“I think helping quail is just what is right for my farm,” said Cass County farmer Jim Riffle. “After all these years of farming, it’s time I give them a little back.”
It’s no secret quail need help. Nationwide, northern bobwhite numbers have dropped from an estimated 59 million birds in 1980 to 20 million birds in 1999 and have continued to decline. Most experts say habitat loss is the reason we don’t have as many quail as we once did. Other upland species, including many songbirds, with similar habitat requirements also are suffering.
Private landowners are the key to increasing upland species, and the new CP33 practice of the Conservation Reserve Program allows farmers to reap financial benefits for helping quail and other upland species. Giving a little back to quail can now pay off big.
CP33 is one of 27 Farm Service Agency Conservation Reserve Program (CRP) practicesoffered to agricultural landowners throughoutMissouri. The CRP pays landowners on a per-acrebasis over the length of a 10- to 15-year contract to retire cropland and marginal pasture for resource conservation. Missouri is one of six states given an enrollment allocation of 20,000 acres to enroll under CP33. The federal Farm Service Agency (FSA) administers CP33, which is titled “Habitat Buffers For Upland Birds.”
The primary purpose of CP33 is to provide buffers around field edges adjacent to cropped areas.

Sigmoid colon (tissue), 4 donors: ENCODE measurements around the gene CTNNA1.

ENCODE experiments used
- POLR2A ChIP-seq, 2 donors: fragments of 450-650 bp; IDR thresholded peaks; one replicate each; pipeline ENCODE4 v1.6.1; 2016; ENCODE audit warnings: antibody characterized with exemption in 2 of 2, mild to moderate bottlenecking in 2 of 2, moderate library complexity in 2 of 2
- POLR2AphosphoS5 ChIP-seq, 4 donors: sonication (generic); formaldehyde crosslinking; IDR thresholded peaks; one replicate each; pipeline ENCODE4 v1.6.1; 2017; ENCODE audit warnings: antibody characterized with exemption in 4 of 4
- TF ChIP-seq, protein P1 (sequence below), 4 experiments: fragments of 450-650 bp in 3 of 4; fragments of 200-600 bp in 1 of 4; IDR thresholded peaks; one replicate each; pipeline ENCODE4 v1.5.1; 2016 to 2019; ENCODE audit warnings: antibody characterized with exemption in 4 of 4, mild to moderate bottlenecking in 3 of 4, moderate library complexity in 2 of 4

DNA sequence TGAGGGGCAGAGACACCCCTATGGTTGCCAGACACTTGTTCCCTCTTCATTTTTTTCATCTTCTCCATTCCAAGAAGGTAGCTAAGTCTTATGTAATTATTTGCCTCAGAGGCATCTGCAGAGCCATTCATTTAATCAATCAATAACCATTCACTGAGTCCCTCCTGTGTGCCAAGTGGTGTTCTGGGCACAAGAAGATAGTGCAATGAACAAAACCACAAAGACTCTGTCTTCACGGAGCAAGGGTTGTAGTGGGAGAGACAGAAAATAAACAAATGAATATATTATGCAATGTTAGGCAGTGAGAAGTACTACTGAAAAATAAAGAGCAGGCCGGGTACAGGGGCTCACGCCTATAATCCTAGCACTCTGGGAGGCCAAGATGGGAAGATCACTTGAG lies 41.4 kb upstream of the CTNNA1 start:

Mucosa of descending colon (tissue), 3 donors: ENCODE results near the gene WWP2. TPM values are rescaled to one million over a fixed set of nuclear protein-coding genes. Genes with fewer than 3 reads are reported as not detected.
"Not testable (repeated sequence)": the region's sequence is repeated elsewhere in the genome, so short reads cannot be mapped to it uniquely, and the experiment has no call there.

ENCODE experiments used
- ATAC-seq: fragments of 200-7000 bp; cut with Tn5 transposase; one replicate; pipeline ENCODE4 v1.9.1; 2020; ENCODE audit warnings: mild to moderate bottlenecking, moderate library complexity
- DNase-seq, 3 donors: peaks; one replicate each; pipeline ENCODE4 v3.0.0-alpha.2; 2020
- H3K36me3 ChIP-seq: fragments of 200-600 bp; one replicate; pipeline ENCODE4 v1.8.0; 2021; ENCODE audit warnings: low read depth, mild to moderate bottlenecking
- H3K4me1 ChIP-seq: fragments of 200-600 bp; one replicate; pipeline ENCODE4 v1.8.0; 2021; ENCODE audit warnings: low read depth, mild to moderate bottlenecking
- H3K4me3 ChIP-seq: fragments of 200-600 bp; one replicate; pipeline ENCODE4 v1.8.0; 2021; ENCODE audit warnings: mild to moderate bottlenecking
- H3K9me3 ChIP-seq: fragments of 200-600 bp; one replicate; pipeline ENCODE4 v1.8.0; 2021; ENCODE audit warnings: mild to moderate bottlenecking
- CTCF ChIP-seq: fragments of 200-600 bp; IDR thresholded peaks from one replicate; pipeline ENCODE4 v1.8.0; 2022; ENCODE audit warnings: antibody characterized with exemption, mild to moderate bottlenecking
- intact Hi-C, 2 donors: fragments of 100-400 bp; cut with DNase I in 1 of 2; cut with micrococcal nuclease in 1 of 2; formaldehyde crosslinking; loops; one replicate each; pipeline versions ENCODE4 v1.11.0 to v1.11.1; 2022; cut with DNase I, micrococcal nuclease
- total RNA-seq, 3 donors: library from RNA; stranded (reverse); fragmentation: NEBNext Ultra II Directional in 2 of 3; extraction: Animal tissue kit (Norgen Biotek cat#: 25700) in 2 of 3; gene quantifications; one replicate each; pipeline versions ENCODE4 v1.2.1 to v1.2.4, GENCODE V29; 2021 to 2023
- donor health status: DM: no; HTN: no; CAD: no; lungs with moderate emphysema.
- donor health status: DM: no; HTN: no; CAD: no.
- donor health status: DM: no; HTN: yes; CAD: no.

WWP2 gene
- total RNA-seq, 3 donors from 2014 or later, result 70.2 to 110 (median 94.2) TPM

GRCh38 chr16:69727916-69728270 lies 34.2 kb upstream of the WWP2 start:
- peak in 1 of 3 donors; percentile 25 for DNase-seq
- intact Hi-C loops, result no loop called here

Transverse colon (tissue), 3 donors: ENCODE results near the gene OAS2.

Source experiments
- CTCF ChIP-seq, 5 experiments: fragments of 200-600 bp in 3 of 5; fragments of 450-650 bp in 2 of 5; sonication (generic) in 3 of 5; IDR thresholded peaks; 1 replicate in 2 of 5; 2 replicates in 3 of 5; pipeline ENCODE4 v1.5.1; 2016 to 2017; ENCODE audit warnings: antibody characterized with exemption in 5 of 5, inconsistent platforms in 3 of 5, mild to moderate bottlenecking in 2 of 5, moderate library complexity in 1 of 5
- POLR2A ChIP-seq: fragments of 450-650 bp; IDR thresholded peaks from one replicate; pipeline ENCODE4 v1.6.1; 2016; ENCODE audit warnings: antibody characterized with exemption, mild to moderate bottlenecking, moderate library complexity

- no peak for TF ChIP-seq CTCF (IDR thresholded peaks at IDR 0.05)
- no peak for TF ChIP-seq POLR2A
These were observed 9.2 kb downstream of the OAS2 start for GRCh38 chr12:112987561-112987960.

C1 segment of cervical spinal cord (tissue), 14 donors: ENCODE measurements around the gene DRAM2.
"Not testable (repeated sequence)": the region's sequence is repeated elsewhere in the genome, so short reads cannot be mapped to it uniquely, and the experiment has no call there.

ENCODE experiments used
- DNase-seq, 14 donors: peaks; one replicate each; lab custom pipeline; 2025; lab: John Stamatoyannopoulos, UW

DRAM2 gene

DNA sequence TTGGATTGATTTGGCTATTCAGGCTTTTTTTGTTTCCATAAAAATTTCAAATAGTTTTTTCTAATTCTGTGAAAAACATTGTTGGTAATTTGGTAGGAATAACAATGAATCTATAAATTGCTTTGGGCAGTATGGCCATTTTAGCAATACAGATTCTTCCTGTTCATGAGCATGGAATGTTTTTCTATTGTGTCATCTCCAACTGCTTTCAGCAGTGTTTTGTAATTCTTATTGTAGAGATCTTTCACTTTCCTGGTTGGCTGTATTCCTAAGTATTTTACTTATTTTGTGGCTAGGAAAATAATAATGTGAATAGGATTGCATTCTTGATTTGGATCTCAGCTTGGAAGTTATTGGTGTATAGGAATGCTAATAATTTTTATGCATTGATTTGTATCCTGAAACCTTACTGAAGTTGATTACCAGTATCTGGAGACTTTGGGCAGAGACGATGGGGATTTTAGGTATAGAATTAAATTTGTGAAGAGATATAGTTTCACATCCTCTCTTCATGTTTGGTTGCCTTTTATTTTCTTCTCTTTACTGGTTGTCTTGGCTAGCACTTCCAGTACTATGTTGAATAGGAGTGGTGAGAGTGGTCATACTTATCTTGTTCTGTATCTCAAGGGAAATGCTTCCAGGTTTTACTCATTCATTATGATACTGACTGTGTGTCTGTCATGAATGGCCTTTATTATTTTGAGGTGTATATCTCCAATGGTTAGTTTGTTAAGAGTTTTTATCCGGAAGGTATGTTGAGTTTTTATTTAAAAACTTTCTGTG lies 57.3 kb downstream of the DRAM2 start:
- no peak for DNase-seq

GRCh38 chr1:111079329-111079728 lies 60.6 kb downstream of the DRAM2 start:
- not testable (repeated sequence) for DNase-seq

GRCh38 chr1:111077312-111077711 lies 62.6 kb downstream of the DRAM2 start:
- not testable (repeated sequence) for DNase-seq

CP33 requires that buffers be from 30 to 120 feet wide. The buffers can be allowed to regrow to natural cover or can be planted with a mixture of warm season grasses and forbs. Disking, burning or chemical application can be used midway through the contract to enhance the habitat cover. Edge feathering of nearby trees and shrub plantings also enhances the habitat by providing cover.
Missouri studies have shown that quail are normally found within 70 feet of shrubby cover. CP33 buffers, which contain a combination of grasses, natural cover and shrubs, benefit quail by providing food, nesting habitat and protection from predators and harsh weather.
The cost of establishing buffers is minimal. CP33 provides cost-share dollars to cover up to 90 percent of the expense of establishing the cover. Then, you reap rewards throughout the length of the contract.